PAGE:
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Proto-industrialization is the regional development, alongside commercial agriculture, of rural handicraft production for external markets.[1] The term was introduced in the early 1970s by economic historians who argued that such developments in parts of Europe between the 16th and 19th centuries created the social and economic conditions that led to the Industrial Revolution.[2] Most aspects of the theory have been challenged by other historians.[2]

HistoryEdit

The term was coined by Franklin Mendels in his 1969 doctoral dissertation and popularized in his 1972 article based on that work.[2][3] Mendels argued that using surplus labor, initially available during slow periods of the agricultural seasons, increased rural incomes, broke the monopolies of urban guild system and weakened rural traditions that had limited population growth. The resulting increase in population led to further growth in production, in a self-sustaining process that, Mendels claimed, created the labour, capital and entrepreneurial skill that led to industrialization.[2]

Other historians expanded on these ideas in the 1970s and 1980s.[4] In their 1979 book, Peter Kriedte, Hans Medick and Jürgen Schlumbohm expanded the theory into a broad account of the transformation of European society from feudalism to industrial capitalism. They viewed proto-industrialization as part of the second phase in this transformation, following the weakening of the manorial system in the High Middle Ages.[5] Later historians identified similar situations in other parts of the world, including India, China and Japan.[6]

The applicability of proto-industrialization in Europe has since been challenged. Martin Daunton, for example, argues that proto-industrialisation "excludes too much" to fully explain the expansion of industry: not only do proponents of proto-industrialisation ignore the vital town-based industries in pre-industrial economies, but also ignores "rural and urban industry based upon non-domestic organisation"; referring to how mines, mills, forges and furnaces fit into the agrarian economy.[7]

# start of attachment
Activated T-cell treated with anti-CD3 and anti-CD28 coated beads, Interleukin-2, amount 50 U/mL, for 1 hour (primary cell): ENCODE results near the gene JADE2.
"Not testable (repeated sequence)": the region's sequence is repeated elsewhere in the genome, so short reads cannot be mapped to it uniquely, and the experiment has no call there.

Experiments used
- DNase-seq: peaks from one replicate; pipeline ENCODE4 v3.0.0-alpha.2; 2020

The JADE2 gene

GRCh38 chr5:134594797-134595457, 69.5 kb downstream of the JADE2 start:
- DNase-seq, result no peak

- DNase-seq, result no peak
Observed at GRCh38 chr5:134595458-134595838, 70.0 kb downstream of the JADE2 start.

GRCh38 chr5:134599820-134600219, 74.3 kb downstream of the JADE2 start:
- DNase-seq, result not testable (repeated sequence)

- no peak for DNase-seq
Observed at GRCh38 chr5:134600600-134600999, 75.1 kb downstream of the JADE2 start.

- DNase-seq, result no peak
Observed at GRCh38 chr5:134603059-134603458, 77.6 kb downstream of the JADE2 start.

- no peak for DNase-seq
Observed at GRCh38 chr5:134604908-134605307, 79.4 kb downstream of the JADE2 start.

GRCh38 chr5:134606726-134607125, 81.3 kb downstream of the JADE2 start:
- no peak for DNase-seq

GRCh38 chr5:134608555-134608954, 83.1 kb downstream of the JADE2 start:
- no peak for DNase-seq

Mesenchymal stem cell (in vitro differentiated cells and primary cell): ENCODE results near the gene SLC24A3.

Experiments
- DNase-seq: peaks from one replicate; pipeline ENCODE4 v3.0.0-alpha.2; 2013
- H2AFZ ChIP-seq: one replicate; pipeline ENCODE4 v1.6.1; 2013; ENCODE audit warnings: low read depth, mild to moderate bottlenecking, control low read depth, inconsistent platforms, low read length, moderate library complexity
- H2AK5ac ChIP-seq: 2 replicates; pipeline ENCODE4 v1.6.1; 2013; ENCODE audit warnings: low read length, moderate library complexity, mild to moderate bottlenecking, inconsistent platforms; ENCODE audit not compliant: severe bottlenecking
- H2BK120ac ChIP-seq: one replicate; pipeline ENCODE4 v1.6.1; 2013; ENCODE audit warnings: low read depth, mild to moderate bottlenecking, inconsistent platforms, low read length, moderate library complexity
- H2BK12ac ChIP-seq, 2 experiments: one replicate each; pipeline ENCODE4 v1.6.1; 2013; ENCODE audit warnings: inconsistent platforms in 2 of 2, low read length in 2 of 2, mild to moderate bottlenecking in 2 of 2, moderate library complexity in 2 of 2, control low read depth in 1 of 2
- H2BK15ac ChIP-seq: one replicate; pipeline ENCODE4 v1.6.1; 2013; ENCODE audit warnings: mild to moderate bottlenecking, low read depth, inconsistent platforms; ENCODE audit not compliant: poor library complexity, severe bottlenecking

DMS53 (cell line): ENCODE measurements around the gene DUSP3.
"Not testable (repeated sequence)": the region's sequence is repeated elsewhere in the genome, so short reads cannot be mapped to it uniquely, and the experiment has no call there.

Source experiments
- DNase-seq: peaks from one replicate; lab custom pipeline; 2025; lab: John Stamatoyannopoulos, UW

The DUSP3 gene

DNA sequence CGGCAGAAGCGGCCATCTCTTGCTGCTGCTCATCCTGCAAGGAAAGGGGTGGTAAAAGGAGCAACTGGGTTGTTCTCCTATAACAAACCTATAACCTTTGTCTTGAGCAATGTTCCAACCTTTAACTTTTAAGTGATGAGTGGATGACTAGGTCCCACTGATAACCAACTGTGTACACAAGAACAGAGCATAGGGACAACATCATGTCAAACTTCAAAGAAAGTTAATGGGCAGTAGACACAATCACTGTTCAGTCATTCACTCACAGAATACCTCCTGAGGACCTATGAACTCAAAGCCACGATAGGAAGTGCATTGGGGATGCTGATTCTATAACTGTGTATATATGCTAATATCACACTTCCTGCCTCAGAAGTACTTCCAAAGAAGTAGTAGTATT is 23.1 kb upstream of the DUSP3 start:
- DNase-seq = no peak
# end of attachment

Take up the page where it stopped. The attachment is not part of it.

Mughal IndiaEdit

The term proto-industrialization has been used in reference to Mughal India,[8][9] specifically its wealthiest and largest subdivision, the Bengal Subah[10][11] (today's modern Bangladesh and West Bengal), a major trading nation in the world which had been in commercial contact with global markets since the 14th century. The Mughal region singly accounted for 40% of Dutch imports outside Europe.[12] During the 17th–18th centuries, when the Indian subcontinent was ruled by Mughal Empire's sixth ruler Muhammad Auranzgeb through sharia and Islamic economics,[13][14] sustained growth was being experienced in manufacturing industries and economically India exceeded China. In terms of GDP, India became the world's largest economy, valued 25% of world GDP,[15] having better conditions than 18th-century Western Europe, prior to the Industrial Revolution.[16]

The Kingdom of Mysore, a major economic and military power in South India, ruled by Hyder Ali and Tipu Sultan, allies of Emperor of the French Napoleon Bonaparte, also played a major role in the process of the Industrial revolution.[17][18] The kingdom experienced massive growth in per capita income and population, structural change in the economy, and increased pace of technological innovation, most notably military technology.